Guideline 7 of the Solvency II Level 3 Guidelines on the ORSA covers this assessment. It says that, “The undertaking should provide a quantification of the capital needs and a description of other means needed to address all material risks ….”

The explanatory text of this guideline expands on the factors to be considered by companies in deciding whether to cover risk with capital or to use risk mitigation techniques. These considerations include the following:

• If the risks are managed with risk mitigation or recovery techniques, the (re)insurer should explain the techniques used to manage each risk.
• The assessment needs to cover whether the company currently has sufficient financial resources and realistic plans for how to raise additional capital if and when required.
• The assessment of the overall solvency needs is expected to at least reflect the (re)insurer’s management practices, systems and controls, including the use of risk mitigation techniques.
• When assessing the overall solvency needs, the company should also take into account management actions that may be adopted in adverse circumstances. When relying on such actions, companies should assess the implications of taking these actions, including their financial effect, and take into consideration any preconditions that might affect the efficacy of the management actions as risk mitigators. The assessment also needs to address how any management actions would be enacted in times of financial stress.

Based on some of the ORSA reports that I have seen, companies are generally good at identifying possible risks and projecting their solvency positions allowing for the impact of these risks. Companies are also quite good at using the results of such analyses in determining capital buffers as part of the assessment of their overall solvency needs. Furthermore, as required by Solvency II, companies tend to have capital management plans in place, identifying possible shortfalls in own funds and how they might be addressed. However, some of these plans are often quite vague in terms of companies’ prospects of raising capital in the event of financial distress. In such cases, parents might not be willing or able to provide capital and the investment markets might also prove difficult to access.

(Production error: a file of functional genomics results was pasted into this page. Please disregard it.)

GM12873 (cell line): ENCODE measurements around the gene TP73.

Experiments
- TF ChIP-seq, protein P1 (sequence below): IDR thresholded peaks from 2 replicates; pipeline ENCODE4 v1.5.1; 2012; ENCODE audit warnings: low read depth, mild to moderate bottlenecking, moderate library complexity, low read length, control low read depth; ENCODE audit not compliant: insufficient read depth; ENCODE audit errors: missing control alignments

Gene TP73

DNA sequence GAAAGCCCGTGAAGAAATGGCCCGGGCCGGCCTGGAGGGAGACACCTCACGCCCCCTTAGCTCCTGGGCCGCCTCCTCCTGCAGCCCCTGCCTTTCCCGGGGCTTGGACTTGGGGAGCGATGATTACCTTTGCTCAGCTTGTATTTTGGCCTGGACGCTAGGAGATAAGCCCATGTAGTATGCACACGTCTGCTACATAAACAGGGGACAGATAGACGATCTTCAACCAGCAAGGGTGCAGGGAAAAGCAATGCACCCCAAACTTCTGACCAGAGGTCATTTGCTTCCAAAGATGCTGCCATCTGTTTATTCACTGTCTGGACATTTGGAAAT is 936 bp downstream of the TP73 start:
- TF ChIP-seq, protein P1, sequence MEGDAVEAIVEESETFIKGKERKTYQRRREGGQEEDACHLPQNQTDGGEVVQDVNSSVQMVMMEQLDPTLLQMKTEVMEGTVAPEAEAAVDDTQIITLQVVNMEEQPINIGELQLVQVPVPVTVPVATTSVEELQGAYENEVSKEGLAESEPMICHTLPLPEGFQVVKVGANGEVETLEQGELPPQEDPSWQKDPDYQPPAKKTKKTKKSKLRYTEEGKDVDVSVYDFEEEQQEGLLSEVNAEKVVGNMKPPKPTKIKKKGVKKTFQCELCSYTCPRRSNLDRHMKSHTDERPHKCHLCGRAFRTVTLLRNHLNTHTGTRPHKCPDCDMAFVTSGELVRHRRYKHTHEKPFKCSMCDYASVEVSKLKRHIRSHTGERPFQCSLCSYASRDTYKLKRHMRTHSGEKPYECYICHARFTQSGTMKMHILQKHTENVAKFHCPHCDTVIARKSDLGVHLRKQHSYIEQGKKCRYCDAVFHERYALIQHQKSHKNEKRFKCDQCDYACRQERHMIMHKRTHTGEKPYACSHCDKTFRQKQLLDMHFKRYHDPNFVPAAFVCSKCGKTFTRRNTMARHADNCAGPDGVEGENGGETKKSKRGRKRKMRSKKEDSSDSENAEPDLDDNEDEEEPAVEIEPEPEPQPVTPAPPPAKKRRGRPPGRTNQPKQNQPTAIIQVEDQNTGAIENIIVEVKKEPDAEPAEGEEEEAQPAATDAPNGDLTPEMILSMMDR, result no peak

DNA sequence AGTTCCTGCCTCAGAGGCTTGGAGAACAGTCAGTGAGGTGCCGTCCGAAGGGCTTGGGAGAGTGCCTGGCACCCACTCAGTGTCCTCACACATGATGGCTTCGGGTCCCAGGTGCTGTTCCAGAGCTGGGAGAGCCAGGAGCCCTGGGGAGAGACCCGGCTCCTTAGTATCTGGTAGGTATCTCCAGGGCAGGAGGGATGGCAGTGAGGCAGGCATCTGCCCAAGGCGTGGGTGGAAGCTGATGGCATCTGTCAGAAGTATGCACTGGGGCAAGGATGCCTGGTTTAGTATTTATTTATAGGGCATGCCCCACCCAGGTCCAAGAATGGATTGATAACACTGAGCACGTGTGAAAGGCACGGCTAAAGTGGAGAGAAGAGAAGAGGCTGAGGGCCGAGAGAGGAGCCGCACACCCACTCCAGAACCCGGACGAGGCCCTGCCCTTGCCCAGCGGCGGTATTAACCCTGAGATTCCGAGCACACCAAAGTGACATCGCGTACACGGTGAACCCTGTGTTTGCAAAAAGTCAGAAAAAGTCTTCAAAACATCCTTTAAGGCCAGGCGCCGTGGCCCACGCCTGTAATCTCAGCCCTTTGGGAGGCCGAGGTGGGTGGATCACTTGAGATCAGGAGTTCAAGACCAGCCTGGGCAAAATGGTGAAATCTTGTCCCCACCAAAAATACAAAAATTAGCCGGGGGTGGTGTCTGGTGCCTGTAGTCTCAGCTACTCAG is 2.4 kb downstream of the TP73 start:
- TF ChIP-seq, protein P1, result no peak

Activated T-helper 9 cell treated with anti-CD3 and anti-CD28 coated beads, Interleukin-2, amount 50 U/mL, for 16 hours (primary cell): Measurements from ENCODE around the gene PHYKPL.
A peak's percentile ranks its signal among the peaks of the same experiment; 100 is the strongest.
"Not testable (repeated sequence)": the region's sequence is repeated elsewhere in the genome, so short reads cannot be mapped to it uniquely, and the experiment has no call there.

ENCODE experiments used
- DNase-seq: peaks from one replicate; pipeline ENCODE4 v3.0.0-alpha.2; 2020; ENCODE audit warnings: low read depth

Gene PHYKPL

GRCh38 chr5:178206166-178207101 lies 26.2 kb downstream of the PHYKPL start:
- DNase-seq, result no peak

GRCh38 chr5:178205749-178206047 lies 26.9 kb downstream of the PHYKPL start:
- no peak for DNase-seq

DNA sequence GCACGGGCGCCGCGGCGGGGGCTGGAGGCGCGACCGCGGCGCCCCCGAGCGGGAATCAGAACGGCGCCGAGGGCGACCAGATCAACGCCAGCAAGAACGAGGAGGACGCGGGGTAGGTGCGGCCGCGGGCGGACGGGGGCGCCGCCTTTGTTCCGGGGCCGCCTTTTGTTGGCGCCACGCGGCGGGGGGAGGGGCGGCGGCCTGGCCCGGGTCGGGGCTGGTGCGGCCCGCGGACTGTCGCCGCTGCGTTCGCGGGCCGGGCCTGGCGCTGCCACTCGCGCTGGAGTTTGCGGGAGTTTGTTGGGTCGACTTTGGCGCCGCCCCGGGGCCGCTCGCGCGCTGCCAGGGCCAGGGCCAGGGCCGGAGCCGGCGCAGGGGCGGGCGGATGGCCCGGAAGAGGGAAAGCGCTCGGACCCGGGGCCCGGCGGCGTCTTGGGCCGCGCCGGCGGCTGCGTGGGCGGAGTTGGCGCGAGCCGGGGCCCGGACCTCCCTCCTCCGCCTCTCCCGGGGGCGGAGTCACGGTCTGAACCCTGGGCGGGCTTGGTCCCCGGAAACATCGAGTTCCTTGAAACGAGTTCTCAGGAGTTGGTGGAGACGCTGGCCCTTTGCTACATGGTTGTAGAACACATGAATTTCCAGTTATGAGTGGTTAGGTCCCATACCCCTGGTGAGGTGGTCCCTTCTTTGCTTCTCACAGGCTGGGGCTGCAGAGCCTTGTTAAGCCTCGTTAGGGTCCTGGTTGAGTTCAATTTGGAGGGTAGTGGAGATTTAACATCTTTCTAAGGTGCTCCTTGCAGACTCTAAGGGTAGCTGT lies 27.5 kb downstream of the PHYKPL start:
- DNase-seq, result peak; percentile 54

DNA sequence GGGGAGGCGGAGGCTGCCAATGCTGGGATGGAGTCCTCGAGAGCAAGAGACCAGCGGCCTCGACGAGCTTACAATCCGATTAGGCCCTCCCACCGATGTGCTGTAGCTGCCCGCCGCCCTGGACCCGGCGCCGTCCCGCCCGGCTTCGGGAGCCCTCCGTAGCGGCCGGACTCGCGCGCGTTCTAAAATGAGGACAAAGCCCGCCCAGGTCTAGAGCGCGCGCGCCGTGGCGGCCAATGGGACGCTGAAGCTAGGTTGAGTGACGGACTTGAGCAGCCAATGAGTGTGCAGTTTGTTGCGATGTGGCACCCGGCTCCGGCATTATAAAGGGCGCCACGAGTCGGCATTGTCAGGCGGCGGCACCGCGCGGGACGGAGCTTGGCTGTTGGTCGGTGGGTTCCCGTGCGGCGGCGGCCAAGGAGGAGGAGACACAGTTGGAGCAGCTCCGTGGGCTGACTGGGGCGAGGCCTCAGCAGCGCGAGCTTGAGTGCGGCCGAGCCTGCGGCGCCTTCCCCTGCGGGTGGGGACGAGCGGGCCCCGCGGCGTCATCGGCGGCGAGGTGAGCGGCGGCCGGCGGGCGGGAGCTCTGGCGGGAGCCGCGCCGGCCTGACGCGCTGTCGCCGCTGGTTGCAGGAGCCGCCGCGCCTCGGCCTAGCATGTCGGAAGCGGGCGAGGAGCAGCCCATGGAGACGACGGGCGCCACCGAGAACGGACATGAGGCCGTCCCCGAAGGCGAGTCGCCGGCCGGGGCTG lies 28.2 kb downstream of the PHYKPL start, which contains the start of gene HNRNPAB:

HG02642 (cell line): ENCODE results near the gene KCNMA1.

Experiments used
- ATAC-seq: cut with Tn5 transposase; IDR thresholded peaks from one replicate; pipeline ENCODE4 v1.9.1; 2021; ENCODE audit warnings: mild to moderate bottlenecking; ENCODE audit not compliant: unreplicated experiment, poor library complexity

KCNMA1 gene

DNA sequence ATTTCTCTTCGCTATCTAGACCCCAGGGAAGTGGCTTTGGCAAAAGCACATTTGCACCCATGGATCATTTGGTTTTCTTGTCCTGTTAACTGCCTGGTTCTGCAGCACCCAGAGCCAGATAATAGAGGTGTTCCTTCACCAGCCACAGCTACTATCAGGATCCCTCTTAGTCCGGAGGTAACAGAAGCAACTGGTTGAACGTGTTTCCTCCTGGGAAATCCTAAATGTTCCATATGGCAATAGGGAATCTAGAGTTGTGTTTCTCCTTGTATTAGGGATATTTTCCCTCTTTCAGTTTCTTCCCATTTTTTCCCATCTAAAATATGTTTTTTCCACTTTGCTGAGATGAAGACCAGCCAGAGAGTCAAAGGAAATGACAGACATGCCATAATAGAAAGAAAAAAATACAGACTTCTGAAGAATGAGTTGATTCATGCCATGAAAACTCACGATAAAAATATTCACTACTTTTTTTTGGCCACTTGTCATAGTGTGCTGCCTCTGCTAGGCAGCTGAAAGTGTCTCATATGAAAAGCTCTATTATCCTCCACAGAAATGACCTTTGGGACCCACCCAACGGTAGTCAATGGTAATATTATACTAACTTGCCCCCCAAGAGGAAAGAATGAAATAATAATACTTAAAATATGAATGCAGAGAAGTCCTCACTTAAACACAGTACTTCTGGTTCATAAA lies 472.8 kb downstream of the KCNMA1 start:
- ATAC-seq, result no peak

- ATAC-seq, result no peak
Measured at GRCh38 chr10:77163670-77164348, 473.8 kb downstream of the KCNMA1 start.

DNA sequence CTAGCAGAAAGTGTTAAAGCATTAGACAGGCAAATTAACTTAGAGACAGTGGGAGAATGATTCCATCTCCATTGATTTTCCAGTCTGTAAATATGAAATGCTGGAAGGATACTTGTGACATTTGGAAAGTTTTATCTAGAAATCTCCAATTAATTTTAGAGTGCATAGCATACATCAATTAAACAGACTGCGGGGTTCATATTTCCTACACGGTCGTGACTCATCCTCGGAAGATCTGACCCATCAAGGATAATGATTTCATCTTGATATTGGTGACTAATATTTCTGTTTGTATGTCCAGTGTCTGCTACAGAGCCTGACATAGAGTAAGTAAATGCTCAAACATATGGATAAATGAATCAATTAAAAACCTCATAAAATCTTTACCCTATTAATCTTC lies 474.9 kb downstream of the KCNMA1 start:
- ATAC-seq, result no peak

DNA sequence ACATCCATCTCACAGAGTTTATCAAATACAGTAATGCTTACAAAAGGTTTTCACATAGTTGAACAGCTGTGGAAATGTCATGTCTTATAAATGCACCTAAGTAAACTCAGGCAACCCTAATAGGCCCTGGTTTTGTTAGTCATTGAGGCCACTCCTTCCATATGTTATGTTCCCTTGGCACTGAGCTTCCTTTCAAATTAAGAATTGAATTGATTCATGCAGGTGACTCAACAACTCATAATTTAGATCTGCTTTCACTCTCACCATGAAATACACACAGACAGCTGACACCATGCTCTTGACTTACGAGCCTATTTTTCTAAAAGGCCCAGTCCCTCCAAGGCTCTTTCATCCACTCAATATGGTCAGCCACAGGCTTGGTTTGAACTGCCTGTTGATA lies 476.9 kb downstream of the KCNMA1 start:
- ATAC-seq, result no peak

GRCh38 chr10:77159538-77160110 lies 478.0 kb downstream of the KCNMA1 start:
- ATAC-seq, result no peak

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Recovery and resolution planning considerations

Recovery and resolution plans (RRPs) are receiving a lot of attention from regulators lately. In an InsuranceERM article, Milliman consultants Bridget MacDonnell, Eamonn Phelan, and Eoin King explore the Solvency II requirements related to RRPs for insurers and reinsurers.

The article is based on the authors’ paper “Recovery and Resolution Plans: Dealing with financial distress.”

Recovery and Resolution Plans: Dealing with financial distress

Recovery and Resolution Plans (RRPs) have been attracting a lot of regulatory attention of late in the reinsurance industry. Globally, we have seen requirements for RRPs come into force for Global Systemically Important Insurers (G-SIIs) as well as across many parts of the banking industry.

In Europe, the European Insurance and Occupational Pensions Authority (EIOPA) has included an operational objective in relation to its focus on RRPs in its Annual Work Programme for 2016. In the United States, a small number of insurers designated by the Financial Stability Oversight Council (FSOC) for supervision by the Federal Reserve are required to periodically submit resolution plans.

In this paper, Milliman’s Eoin King and Bridget MacDonnell discuss the latest developments in relation to RRPs, explore the available toolkit, and provide insight into real-life situations through the use of colorful case studies involving different strategies that have been implemented in practice around the world.